The Asian Institute of Technology is a notable success for that part of the world where success is not too common. It is an excellent example of not only the initiative and organization of a technical university, but also of the success of a foreign aid program. This report gives details of this organization and accomplishments. (Author)

  13. Asian Yellow Goat Cloned

    Institute of Scientific and Technical Information of China (English)

    2005-01-01

    @@ It was released on August 24,2005 by Prof. CHEN Dayuan (Da-Yuan Chen) from the CAS Institute of Zoology that the first success in cloning the Asian Yellow Goat by nuclear transfer had recently been achieved in east China's Shandong Province.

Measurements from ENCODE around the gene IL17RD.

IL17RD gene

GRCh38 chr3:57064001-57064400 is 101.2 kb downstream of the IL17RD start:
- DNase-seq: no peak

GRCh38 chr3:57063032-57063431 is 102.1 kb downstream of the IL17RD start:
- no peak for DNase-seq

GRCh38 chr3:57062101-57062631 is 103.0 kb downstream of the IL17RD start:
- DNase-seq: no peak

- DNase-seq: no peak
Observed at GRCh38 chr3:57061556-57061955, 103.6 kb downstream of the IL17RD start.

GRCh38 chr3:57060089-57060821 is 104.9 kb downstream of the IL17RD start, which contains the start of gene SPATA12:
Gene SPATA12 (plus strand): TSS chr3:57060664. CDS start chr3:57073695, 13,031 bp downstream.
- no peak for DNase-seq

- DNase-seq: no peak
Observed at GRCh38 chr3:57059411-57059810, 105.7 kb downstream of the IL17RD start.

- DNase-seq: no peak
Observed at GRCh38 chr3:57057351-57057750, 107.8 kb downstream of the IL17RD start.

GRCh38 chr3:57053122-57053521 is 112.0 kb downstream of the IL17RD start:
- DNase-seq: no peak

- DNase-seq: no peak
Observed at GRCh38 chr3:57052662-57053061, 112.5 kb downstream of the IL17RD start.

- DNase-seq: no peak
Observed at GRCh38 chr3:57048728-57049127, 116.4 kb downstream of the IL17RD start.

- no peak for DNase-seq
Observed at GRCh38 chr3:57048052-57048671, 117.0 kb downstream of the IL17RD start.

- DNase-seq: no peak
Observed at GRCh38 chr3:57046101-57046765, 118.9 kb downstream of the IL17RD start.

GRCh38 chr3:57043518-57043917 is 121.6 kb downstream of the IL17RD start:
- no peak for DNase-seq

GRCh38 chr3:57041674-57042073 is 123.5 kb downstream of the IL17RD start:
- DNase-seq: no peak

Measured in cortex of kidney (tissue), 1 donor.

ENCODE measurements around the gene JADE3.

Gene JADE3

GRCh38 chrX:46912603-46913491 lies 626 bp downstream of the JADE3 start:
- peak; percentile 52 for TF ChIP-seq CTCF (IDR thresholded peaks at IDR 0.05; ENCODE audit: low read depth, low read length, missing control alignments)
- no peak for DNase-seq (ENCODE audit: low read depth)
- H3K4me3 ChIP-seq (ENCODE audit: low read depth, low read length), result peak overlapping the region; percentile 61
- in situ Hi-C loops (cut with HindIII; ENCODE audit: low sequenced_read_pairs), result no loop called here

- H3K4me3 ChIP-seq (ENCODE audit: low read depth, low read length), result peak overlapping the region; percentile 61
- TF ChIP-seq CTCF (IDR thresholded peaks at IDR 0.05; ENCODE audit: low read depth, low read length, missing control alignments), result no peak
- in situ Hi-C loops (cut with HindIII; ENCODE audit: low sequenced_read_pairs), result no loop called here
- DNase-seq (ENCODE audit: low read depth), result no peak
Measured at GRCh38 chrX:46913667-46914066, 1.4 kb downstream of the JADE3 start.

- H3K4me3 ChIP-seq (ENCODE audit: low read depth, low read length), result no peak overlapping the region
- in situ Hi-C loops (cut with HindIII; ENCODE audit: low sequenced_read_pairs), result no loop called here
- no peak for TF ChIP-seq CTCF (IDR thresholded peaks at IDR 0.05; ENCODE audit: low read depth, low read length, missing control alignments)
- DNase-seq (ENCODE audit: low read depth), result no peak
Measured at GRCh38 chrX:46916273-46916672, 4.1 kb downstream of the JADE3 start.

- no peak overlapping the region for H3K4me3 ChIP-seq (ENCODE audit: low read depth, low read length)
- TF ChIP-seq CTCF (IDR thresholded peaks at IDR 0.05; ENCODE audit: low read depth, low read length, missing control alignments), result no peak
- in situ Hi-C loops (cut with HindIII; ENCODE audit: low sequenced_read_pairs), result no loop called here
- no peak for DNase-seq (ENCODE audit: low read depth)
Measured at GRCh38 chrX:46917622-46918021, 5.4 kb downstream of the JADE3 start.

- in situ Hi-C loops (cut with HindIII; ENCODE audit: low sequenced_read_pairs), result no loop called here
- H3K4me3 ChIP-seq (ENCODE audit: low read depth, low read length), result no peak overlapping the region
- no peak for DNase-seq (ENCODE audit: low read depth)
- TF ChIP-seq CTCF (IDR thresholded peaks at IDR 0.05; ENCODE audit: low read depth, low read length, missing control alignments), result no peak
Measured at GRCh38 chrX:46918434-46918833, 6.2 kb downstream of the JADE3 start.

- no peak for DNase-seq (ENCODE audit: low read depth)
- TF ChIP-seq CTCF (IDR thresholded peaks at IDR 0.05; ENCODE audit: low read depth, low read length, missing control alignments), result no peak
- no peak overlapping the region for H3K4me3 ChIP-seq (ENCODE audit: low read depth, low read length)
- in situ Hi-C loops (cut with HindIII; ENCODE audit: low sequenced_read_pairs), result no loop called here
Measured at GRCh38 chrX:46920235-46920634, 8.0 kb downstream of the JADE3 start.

14. Profile: Asian Americans

    Science.gov (United States)

    ... Program Grants Other Grants Planning and Evaluation Grantee Best Practices Asian American Asthma Cancer Chronic Liver Disease Diabetes ... Phone: 240-453-2882 Office of Minority Health Resource Center Toll Free: 1-800-444-6472 / Fax: 301-251-2160 Email: info@minorityhealth.hhs.gov Stay Connected ... FOIA | Accessibility | Site Map | Contact Us | Viewers & Players

  15. Malaysian Cinema, Asian Film

    NARCIS (Netherlands)

    Heide, van der William

    2002-01-01

    This title series departs from traditional studies of national cinema by accentuating the intercultural and intertextual links between Malaysian films and Asian (as well as European and American) film practices. Using cross-cultural analysis, the author characterizes Malaysia as a pluralist society

  16. Asian fungal fermented food

    NARCIS (Netherlands)

    Nout, M.J.R.; Aidoo, K.E.

    2010-01-01